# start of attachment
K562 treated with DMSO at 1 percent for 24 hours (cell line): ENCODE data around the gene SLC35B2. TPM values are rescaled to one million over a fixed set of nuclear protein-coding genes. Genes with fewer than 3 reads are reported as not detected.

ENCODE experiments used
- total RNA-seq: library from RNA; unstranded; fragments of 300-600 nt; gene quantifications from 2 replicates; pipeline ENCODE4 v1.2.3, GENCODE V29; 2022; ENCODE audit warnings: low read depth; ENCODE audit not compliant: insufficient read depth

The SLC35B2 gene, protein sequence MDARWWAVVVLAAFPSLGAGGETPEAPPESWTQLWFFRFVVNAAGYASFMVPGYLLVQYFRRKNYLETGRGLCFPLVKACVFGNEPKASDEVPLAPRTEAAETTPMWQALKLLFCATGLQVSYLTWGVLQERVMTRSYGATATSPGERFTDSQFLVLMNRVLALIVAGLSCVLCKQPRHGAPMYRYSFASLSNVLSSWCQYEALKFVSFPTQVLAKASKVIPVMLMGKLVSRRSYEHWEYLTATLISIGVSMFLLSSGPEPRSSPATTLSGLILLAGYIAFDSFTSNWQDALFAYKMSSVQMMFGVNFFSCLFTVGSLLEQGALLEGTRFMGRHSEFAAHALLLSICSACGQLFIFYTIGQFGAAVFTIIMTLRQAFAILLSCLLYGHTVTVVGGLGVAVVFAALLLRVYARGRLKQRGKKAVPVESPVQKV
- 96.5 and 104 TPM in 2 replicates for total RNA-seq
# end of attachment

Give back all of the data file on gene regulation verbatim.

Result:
K562 treated with DMSO at 1 percent for 24 hours (cell line): ENCODE data around the gene SLC35B2. TPM values are rescaled to one million over a fixed set of nuclear protein-coding genes. Genes with fewer than 3 reads are reported as not detected.

ENCODE experiments used
- total RNA-seq: library from RNA; unstranded; fragments of 300-600 nt; gene quantifications from 2 replicates; pipeline ENCODE4 v1.2.3, GENCODE V29; 2022; ENCODE audit warnings: low read depth; ENCODE audit not compliant: insufficient read depth

The SLC35B2 gene, protein sequence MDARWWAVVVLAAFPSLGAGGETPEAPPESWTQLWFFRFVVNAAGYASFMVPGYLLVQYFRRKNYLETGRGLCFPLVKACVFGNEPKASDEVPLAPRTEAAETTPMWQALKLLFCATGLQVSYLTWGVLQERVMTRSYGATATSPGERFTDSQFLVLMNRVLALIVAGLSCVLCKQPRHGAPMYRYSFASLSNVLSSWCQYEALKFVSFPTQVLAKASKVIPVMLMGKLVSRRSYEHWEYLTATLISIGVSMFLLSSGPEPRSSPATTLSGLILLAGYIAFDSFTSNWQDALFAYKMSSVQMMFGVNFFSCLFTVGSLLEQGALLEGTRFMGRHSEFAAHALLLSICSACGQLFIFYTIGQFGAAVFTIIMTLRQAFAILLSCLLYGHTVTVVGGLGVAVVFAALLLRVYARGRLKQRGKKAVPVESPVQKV
- 96.5 and 104 TPM in 2 replicates for total RNA-seq